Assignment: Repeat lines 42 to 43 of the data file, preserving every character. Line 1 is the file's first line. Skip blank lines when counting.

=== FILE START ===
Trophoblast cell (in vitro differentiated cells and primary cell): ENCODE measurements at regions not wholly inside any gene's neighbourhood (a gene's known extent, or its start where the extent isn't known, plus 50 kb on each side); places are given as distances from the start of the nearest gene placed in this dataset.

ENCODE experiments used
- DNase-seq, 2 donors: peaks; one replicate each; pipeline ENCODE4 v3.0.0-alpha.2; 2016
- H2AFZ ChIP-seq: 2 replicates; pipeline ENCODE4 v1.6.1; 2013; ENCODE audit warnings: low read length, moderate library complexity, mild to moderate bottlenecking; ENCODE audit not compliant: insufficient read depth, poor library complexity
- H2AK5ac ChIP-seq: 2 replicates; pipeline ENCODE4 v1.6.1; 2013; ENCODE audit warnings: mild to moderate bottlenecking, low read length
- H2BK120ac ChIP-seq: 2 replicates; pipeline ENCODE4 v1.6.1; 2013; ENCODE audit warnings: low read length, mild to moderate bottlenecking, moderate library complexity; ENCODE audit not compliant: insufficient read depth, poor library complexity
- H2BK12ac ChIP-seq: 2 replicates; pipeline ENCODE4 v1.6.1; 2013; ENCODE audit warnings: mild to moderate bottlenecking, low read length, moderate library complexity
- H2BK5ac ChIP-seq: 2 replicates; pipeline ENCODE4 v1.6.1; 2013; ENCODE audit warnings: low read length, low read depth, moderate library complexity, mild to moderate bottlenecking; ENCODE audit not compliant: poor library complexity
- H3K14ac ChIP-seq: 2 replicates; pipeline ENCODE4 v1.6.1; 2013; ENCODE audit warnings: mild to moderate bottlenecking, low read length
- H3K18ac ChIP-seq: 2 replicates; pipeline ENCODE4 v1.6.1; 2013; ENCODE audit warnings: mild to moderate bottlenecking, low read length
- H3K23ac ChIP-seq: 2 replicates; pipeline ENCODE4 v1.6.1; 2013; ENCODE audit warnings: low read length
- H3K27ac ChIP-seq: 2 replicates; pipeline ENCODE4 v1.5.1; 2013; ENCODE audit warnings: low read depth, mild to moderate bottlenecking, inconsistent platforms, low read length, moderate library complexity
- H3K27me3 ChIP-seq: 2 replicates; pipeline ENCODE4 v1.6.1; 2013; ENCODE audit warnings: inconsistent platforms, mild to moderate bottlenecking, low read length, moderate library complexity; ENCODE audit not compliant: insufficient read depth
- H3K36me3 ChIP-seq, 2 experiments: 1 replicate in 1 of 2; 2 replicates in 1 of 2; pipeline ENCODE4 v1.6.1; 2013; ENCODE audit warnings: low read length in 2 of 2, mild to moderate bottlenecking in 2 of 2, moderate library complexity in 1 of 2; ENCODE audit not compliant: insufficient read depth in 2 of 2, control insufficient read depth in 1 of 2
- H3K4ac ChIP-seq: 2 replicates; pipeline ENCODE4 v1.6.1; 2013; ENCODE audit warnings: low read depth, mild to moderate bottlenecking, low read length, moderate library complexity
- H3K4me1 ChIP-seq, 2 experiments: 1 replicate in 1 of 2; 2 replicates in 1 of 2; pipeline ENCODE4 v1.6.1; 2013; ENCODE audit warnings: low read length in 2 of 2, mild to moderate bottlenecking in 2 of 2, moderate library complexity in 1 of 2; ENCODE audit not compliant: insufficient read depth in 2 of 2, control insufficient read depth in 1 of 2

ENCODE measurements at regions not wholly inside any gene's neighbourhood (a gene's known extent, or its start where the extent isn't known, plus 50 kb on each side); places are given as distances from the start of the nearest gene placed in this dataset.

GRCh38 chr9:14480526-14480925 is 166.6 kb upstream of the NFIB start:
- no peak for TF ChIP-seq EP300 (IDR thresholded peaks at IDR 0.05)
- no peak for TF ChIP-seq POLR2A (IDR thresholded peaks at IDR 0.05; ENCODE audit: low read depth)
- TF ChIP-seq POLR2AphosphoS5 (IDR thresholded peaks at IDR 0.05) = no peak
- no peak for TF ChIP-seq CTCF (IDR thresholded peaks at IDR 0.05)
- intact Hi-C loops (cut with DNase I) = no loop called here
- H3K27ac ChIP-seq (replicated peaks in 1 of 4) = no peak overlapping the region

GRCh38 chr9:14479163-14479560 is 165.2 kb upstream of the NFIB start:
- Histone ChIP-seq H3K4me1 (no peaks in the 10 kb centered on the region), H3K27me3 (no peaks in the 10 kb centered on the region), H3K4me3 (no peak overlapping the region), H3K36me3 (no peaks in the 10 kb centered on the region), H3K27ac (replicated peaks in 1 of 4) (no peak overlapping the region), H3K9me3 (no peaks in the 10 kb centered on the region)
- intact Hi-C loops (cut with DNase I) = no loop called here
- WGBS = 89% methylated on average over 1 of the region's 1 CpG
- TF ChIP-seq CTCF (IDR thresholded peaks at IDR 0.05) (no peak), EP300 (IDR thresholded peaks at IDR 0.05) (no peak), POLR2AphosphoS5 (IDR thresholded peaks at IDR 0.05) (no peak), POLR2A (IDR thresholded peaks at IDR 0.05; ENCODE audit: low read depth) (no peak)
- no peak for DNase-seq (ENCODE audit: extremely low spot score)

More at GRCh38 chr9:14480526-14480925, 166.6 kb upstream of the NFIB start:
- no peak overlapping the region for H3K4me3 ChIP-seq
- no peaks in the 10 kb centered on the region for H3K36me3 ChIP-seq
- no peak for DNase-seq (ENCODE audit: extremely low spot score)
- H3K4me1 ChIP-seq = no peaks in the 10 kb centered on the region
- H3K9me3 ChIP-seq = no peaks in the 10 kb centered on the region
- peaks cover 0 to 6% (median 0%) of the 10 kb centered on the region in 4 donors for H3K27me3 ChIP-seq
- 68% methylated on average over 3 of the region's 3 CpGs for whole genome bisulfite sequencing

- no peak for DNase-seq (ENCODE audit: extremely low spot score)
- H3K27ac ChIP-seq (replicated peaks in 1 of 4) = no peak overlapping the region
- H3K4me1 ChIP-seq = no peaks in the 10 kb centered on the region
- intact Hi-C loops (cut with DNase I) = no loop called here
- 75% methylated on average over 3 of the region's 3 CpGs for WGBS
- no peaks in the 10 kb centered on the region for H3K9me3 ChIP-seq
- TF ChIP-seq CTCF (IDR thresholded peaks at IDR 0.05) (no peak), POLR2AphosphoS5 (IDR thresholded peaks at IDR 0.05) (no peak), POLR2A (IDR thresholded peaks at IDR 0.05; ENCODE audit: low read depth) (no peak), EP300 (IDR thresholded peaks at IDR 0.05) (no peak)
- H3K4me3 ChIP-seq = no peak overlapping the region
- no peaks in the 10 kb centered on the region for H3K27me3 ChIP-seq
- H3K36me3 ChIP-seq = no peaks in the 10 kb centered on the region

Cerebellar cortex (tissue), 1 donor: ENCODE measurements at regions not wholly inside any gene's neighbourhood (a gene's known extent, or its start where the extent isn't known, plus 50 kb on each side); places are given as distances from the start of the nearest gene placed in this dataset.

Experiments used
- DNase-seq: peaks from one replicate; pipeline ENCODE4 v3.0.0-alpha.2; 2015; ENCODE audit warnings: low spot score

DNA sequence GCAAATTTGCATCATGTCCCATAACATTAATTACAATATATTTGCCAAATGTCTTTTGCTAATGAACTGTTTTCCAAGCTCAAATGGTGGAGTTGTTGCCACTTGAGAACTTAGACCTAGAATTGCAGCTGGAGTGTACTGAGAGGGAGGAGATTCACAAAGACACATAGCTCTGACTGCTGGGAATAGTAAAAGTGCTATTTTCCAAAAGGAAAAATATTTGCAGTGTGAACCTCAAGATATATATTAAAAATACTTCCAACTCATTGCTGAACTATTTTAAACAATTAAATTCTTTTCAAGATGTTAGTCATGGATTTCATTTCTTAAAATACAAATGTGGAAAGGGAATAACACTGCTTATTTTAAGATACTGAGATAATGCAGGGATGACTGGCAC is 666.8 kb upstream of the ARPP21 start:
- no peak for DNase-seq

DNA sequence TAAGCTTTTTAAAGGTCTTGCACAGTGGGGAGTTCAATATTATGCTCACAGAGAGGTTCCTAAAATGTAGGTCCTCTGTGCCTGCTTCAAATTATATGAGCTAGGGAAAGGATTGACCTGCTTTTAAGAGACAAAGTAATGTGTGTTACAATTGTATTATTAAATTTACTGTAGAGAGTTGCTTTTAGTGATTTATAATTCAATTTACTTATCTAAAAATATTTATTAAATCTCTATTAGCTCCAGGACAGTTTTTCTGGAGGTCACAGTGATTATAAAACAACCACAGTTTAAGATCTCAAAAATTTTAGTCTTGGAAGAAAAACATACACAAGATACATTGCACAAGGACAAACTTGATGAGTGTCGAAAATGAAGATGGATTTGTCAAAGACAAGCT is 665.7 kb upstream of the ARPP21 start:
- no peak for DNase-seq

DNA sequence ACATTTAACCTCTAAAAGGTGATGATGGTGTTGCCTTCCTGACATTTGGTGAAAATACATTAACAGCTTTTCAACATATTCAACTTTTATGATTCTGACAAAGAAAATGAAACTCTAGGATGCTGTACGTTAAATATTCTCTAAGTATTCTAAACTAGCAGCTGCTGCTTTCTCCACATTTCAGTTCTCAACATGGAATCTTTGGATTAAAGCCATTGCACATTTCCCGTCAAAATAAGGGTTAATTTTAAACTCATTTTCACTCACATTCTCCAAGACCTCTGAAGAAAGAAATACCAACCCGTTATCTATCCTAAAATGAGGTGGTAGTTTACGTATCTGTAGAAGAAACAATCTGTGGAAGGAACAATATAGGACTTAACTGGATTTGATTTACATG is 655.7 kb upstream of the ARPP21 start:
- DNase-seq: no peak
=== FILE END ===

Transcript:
- intact Hi-C loops (cut with DNase I) = no loop called here
- 75% methylated on average over 3 of the region's 3 CpGs for WGBS